The Letter and the Spirit

bible

The contemporary American Church has forgotten itself, both the letter and the Spirit.

There are three contending voices in the modern Church concerning the letter, concerning the role of Scripture in the Church.  First, the letter has been lost among modern megachurches who forego exegesis to such a degree that it is not clear how, if at all, the Bible undergirds the proclamation of the church.  The text is at most a theme upon which the pastor riffs, a pastor whose voice trumps that of Scripture.  His tone and content need not reflect those of the letter; the Bible is there only as a source of material among the many anecdotes from the pastor’s family life, his sporting loves, and illustrations clearly mined from some website.  Were one to only learn the Bible from these pastors, one might reasonably assume the book is a practical guide to successful work and marriage, a therapeutic relief to stress and anxiety, and a promise of material rewards that are just around the corner.

I listened to a great big pastor in a great big church not long ago who said he “had enough people in the cheap seats.” It was time for serious discipleship, he insisted.  His only text for the next 45 minutes was John 3:16, which he read and then never mentioned to again.  I came to realize that the reference to the cost of the seats was meant to point out that many people attended but didn’t tithe.

These churches have largely surpassed and replaced the second voice, the dying stream of liberal Protestantism which practiced a sleight-of-hand exegesis, using the Bible, but only so as to give the educated the clergy the opportunity to cleverly reveal that it didn’t mean what it seemed to say.  Mainline Protestantism is now settling into a well-deserved retirement.

Third, the last refuge of the Bible is American fundamentalism.  Unfortunately, what we find here tends to be the people who know the words but not the meaning.  They want to debate how long were the days of creation and whether or not life could have evolved, just as their predecessors were energized against the heliocentric universe.  Here, conversation is consumed by creed.  They read the Bible, but only so they can weaponize it.

We’ve forgotten that the Bible is God’s word, and thus it’s worth learning.  We’ve forgotten that it’s living and active, rather than static and dogmatic.

Likewise, the Church has forgotten the Spirit.  The early church spread for one reason – Jesus was a wonder-worker.  People weren’t traveling for miles to hear a good speaker; they were coming to see paralytics walk.  People weren’t praying to make themselves feel better; they were praying because someone was answering back.  They were sufficiently convinced that God was present that they gave away their money with reckless abandon.  Honestly, what might it take for you to do something like that?  It takes a miracle.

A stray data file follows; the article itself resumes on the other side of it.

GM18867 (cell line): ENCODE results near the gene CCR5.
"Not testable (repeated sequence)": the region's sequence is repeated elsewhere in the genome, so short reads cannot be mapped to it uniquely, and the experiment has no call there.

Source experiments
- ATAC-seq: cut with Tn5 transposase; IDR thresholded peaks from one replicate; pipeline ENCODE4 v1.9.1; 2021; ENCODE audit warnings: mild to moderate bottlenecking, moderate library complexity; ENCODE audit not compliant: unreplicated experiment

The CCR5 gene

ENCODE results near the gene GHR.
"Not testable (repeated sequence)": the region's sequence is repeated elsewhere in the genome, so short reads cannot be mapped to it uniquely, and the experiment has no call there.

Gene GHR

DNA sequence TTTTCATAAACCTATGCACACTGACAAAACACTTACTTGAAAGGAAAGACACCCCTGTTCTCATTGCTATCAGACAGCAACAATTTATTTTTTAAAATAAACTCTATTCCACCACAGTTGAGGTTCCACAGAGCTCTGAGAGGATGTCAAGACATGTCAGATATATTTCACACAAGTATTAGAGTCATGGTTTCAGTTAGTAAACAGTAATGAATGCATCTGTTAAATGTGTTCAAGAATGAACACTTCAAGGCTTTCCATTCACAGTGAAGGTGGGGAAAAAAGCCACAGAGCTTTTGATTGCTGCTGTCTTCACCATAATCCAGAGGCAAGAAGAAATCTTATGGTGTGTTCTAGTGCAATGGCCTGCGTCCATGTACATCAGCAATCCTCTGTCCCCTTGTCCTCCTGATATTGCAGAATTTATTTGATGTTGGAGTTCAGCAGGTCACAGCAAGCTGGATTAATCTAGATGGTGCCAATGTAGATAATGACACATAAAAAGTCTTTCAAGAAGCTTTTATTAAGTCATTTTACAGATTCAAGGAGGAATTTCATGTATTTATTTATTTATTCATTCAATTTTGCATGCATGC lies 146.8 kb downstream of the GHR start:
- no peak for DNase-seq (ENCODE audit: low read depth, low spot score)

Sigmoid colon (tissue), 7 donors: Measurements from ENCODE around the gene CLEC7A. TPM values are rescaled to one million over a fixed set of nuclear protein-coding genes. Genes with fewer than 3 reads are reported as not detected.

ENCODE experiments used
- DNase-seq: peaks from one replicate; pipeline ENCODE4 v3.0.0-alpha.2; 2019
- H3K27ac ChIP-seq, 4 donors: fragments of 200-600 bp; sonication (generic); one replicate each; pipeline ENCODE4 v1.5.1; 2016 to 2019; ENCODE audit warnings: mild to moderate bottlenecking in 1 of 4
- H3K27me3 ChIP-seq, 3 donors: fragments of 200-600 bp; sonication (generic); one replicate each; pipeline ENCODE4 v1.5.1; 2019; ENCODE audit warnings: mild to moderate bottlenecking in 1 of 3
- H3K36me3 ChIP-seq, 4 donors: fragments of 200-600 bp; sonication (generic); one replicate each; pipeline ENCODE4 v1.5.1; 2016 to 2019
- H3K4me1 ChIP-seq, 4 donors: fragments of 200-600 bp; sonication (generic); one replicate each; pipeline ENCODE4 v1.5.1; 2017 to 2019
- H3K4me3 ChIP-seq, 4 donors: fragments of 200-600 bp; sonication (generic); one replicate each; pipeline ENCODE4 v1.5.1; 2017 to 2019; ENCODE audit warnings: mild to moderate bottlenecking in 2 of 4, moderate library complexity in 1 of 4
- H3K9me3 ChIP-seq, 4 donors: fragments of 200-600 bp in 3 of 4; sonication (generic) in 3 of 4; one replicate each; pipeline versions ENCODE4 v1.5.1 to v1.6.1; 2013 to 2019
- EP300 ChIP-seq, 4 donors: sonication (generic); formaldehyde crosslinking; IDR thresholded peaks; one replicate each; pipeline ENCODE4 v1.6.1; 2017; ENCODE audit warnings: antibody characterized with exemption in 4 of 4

I envision a church of the letter and the Spirit, where we embrace the Scriptures enough to care about what they say to us, and the way they say it.  I envision a church where miracles come to be as natural as they are super.  And I don’t think any of this is unreasonable or far-fetched.  I think this is what Jesus meant from the very beginning.

The Millennial Spirituality of Starbucks

ImageThey made over my favorite Starbucks recently, closed it down for a month and unveiled a new décor.  The décor is, very much like the old Starbucks, decorative.  It’s intended to be mood altering, soothing, and quietly provocative.  Architecture is a pair of glasses that the room holds up to our face to make sure we see it through its chosen lens.  Every shape and curve in the world around us, down to the intentional squiggles in this font, provoke minute reactions in our hardwiring.

What’s curious to me is where Starbucks just went.  They’ve made a geographical move.

The Tuscan colors were reminiscent of old world Europe.  They were meant to harken back to the historical, so much as it is grandfatherly, to be quaint, to whisk us away to a place with short work days and long naps.  It was meant to be a third space that is not only out of the office, it was out of the country.

The color palate has changed, though only slightly.  It took me a minute to see what they had done.  The colors are now more muted and more beige.  The burnt orange and avocado are gone.  It’s now the color of the desert.  The light covers have been replaced with woven basketry.  And the picture on the wall, formerly a partial nouveau sketch, is now a zen garden curled in sand.  We’ve moved from Italy to India.

Traditionally the Starbucks aesthetic is limited to four options: Heritage (worn and dark), Artisan (hand polished woodwork and exposed steel), Regional Modern (bright and lined with fabric), and Concept (experimental).  What may have changed is that last October the company opened their first store in India, and they are cross-pollinating.  They rapidly expanded in Mumbai and New Dehli, and this month they announced that they are targeting most major cities in India.  Market estimates suggest that they may have tapped into 100 million new customers.

What interests me is not the economics but the spirituality.  American morality and theology have gravitated from Europe to India as well.  The churches of Europe are now dusty museums, and religion that appeals to the modern American mind is accepting, assimilating, non-differentiating, and, taken as a whole, polytheistic.  We prefer the non-committal and the omni-commital to the propositional and precise.  We want living and let-living and getting along.  (The irony being that the non-discriminating can bring little rational opposition to bear on a caste system.)

I don’t know that it lay in the back of the mind of whomever our interior decorator was, and this is literary license rather than observation, but Starbucks just caught the wind of culture and are riding it on a carpet.